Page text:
Summary of Discussion: Imagine a world in which every device with an embedded processor also has a high-speed wireless link. Now any two devices can talk to each other. Devices are linked together as needed to create the functionality needed to get the job done. Environmental sensors in a room communicate with the HVAC system to enable finer environmental control, a smart cell phone and a printer becomes a fax machine, introduce your presentation and your PDA to a LCD projector and deliver the presentation from anywhere in the room, your refrigerator knows the contents and age of items inside it by querying the items themselves...
Devices with embedded processors and wireless links are coming soon. Today, many items we consider as components or appliances are in reality devices coupled with sophisticated embedded systems, from disk drives and monitors to refrigerators and home electronics equipment. All these devices need is the wireless link to begin communicating. This panel will address some of the technical, infrastructure and security issues that must be addressed to move forward, speculate about some of the new types of applications ubiquitous communications to embedded systems will enable, and consider some of the business opportunities and economic challenges that lie ahead.
Summary of Discussion: Corporate VPNs provide a piece of the solution, and also a challenge: how to work effectively with Internet Service Providers (ISPs) while providing a secure tunnel to today's off-site "road warriors."
This panel discussion will examine how corporate network services and critical data can become fully externalized - reliably, cost-effectively and securely to the roaming user within the parameters of a VPN implementation.
Proposed panel topics:
Summary of Discussion: Network traffic monitoring and measurements analysis are becoming essential in the quest for bandwidth management techniques that guarantee performance. The network management framework that mainly focussed on long-term capacity planning, trouble-shooting and performance tuning is now evolving to address the more dynamic flow level QoS control. The increased reliance on distributed client-server and web based communications has expanded the domain of network management from local to wide-area networks. Web based traffic alone typically accounts for over sixty percent of the load on a link, making the performance of web servers a critical component to monitor. The concepts of traffic profiles, classifiers, shapers and conditioners, the parlance of differentiated services being proposed by the IETF all rely on the results of monitoring and measurements. This panel will address some of the issues related to what should be monitored and measured, the role played by web servers in modulating traffic and performance and how one scales from local to the wide area in providing service level expectations of the user.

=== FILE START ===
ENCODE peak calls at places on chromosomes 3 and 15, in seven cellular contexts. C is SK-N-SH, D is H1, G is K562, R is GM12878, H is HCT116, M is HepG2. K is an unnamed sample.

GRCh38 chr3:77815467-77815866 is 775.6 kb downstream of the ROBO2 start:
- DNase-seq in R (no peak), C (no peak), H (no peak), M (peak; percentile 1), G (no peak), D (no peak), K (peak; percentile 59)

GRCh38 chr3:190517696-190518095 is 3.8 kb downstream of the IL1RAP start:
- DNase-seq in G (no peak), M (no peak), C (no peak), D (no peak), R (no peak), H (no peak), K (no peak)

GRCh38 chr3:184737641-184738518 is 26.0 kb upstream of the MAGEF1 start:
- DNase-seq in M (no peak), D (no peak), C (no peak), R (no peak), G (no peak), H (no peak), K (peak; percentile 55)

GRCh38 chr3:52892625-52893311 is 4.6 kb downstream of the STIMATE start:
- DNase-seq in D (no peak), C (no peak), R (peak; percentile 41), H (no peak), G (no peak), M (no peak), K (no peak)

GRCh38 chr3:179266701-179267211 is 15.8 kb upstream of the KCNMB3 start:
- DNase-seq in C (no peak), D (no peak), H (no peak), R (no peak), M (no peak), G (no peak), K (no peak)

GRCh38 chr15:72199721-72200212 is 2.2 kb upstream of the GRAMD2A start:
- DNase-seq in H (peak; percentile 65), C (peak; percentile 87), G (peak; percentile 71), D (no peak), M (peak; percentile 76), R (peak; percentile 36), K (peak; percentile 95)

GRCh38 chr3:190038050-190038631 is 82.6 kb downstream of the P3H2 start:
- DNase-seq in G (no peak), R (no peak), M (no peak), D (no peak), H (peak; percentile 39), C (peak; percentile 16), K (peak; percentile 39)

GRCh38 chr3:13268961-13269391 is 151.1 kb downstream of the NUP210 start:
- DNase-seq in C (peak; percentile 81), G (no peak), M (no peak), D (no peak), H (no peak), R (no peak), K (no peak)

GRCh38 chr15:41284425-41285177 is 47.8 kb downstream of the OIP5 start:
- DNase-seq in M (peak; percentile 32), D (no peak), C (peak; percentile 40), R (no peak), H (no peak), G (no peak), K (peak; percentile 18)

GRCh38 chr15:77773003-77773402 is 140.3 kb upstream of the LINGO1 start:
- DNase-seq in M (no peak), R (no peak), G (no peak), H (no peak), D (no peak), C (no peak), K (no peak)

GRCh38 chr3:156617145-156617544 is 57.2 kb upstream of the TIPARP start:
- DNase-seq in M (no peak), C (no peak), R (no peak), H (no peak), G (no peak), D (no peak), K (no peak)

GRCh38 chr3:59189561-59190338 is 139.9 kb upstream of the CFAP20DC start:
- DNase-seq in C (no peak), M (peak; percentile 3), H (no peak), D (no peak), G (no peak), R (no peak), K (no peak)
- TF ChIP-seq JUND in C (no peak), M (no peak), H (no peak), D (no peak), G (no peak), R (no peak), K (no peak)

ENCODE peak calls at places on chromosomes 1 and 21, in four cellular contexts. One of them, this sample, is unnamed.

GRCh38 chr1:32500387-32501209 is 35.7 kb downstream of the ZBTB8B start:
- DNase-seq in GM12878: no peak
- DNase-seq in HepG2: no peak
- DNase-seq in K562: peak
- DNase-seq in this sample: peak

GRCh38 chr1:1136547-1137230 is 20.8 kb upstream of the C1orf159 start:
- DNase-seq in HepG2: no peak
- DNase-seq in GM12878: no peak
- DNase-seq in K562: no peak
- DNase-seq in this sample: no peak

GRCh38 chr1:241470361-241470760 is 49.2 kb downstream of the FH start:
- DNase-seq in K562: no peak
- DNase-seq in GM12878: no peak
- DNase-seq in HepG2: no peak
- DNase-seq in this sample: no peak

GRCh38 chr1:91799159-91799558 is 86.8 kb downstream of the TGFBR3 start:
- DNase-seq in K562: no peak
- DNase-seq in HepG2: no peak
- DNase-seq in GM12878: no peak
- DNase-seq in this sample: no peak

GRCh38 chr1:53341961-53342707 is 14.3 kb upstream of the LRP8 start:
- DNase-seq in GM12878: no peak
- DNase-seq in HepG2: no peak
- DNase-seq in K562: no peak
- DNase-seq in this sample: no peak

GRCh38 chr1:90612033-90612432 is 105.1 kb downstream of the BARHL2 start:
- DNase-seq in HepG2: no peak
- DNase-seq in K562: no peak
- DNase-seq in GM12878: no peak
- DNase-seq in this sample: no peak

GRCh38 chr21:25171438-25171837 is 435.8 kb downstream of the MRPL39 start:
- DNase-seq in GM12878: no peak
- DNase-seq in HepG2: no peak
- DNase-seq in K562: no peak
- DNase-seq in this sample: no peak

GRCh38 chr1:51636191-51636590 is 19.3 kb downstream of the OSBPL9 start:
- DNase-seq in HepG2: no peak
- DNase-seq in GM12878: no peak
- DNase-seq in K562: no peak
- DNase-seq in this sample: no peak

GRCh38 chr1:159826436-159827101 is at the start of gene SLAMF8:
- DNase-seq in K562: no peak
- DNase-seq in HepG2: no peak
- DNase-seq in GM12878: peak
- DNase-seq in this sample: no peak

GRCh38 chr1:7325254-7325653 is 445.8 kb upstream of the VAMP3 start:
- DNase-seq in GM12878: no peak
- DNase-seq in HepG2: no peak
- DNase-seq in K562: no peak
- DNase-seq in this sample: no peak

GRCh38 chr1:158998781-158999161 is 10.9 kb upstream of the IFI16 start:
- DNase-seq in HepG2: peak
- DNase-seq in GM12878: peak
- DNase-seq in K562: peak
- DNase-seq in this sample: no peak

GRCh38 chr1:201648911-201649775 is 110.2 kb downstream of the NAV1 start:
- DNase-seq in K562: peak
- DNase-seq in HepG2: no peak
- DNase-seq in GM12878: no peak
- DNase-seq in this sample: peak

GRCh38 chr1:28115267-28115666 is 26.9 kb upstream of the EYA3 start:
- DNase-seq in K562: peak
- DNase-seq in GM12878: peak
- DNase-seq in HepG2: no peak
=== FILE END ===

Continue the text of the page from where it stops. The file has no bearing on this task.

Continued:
Summary of Discussion: This panel will offer a controversial and meaningful discussion of the issues that need to be explored about how software and networking firmware will attempt to manage data in storage area networks. Some of the issues that have plagued LAN's never seem to go away: